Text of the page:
Boost for policyholders as Court finds largely in favour of FCA in business interruption insurance test case


Many policyholders hit hard by the impact of COVID-19 will be pleased to hear that the High Court has found in favour of the FCA on the majority of key issues in the FCA's business interruption insurance test case.  But is this the final word on the matter?

The High Court has handed down judgment in the FCA test case which sought to provide legal clarity to business interruption policy wording in the context of COVID-19 and resolve doubts for businesses facing uncertainty on their claims.  The Court found in favour of the FCA on many of the key issues but given the potential impact on the industry it seems almost inevitable that the defendant insurers involved will seek permission to appeal the decision.  

The FCA advanced the case on behalf of policyholders impacted by COVID-19 with the aim being "to resolve a selected number of key issues causing uncertainty as promptly as possible and to provide greater clarity for all parties, both insured and insurers" (Christopher Woolard, Interim Chief Executive at the FCA).   

Proceedings were commenced in June 2020 and were heard on an expedited basis over the course of an 8 day trial at the end of July 2020.  In addition to 21 sample wordings specifically considered, the FCA estimates that some 700 types of policies across 60 different insurers and 370,000 policyholders could potentially be affected by the test case.

The provisions considered fell into three categories:

  • Disease wordings: provisions which provide cover for business interruption in consequence of/following/arising from the occurrence of a notifiable disease within a specified radius of the insured premises.
  • Prevention of access/public authority wordings: provisions which provide cover where there has been a prevention or hindrance of access to or use of the premises as a consequence of government or other authority action or restrictions.
  • Hybrid wordings: provisions which are engaged by restrictions imposed on the premises in relation to a notifiable disease.

While the lengthy judgment makes specific and nuanced findings in relation to certain policy wordings, overall the judgment favoured arguments put forward by the FCA on behalf of policyholders.  In particular, the findings in respect of 'disease' clauses mean that in most cases claims engaging that type of clause are likely to be met. 

In respect of prevention of access/public authority clauses the Court concluded that, generally speaking, these were to be construed more restrictively than the majority of the disease clauses (albeit the Court's findings provide for cover for some insureds under some wordings). Whether cover is available to an insured under a prevention of access clause will turn very closely upon the precise terms of the policy and the application of government advice and regulations to the insured’s particular business. For example, whether the business was subject to a mandatory closure order and whether the business was ordered to close completely.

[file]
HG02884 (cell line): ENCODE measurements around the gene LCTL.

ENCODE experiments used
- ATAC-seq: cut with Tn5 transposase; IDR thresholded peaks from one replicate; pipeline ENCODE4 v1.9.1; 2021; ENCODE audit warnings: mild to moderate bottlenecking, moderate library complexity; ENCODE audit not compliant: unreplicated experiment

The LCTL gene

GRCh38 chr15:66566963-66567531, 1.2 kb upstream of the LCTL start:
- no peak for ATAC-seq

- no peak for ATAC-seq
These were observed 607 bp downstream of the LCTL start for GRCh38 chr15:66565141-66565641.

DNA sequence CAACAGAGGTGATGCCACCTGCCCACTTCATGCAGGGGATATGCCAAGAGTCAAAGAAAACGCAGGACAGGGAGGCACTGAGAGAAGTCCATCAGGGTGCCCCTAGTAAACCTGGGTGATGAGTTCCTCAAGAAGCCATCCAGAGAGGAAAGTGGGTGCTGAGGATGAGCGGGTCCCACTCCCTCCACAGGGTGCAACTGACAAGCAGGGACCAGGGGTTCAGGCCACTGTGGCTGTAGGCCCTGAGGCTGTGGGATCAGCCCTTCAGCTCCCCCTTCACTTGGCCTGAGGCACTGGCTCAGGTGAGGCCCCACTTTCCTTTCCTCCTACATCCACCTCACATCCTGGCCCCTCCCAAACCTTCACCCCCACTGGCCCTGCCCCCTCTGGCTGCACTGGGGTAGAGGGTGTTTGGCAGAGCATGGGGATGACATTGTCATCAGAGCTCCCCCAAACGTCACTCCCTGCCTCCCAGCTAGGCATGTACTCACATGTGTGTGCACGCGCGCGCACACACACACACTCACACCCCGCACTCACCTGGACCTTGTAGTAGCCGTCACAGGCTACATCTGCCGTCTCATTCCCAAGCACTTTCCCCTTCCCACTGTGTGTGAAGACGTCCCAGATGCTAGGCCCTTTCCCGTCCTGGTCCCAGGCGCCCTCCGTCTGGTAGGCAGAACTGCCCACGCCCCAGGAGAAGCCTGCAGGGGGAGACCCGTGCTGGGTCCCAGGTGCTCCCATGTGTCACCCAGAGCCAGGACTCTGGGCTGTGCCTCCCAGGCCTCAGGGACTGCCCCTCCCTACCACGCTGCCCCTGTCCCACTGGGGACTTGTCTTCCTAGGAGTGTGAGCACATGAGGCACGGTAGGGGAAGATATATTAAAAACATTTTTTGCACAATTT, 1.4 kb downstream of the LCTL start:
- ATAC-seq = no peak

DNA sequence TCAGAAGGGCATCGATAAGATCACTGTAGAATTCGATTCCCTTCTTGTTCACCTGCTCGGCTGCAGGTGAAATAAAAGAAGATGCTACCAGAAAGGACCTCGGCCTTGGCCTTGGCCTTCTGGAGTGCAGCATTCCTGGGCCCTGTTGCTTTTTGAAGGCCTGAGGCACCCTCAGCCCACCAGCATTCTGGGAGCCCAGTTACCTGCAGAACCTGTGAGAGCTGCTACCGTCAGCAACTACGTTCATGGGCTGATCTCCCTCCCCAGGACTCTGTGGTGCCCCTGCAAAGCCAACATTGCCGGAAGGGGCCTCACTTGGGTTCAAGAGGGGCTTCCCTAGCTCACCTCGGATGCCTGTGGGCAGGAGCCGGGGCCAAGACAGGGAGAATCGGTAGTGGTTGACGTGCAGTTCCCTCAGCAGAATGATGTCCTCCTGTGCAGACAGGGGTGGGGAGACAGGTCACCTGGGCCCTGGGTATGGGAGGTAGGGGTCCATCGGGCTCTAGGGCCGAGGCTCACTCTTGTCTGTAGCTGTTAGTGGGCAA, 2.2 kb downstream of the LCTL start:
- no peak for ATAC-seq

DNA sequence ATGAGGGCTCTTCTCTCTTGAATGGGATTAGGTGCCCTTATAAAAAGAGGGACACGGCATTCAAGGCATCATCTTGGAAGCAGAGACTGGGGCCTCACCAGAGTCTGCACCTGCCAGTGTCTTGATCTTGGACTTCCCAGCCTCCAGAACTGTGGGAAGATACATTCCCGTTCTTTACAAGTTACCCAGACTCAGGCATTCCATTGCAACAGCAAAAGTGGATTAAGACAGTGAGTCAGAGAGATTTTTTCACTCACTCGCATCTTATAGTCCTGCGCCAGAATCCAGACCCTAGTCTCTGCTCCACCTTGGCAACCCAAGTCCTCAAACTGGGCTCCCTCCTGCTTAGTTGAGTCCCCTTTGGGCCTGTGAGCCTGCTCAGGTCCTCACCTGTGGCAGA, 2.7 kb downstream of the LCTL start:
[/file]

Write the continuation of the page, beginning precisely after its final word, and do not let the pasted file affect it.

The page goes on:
It is clear that the wording of each policy needs to be considered carefully against the judgment and then applied to the specific circumstances of the policyholder's claim. The FCA has confirmed that policyholders with affected claims should expect to hear from their insurer within the next 7 days. 

If left to stand, the judgment would provide much needed assistance for many businesses including those in the retail and leisure sectors.  However, a significant increase in the number of successful claims will in turn impact upon insurers' reserves and result in policies being rewritten and inevitable price rises. 

If, as expected, the decision is appealed, the wait for the legal certainty needed to settle valid COVID-19 related business interruption claims will continue, with a knock on effect on business interruption claims advanced in other forums, such as the Financial Ombudsman Service, arbitration or separate actions in the Courts. 

It is understood that any applications to appeal will be heard at a consequentials hearing before the High Court and that the FCA is seeking to have that consequentials hearing as early as possible.

This is very much a case of 'watch this space'…

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We brought the test case in order to resolve the lack of clarity and certainty that existed for many policyholders making business interruption claims and the wider market. We are pleased that the Court has substantially found in favour of the arguments we presented on the majority of the key issues. Today’s judgment is a significant step in resolving the uncertainty being faced by policyholders. We are grateful to the court for delivering the judgment quickly and the speed with which it was reached reflects well on all parties. Coronavirus is causing substantial loss and distress to businesses and many are under immense financial strain to stay afloat. Our aim throughout this court action has been to get clarity for as wide a range of parties as possible, as quickly as possible and today’s judgment removes a large number of those roadblocks to successful claims, as well as clarifying those that may not be successful.
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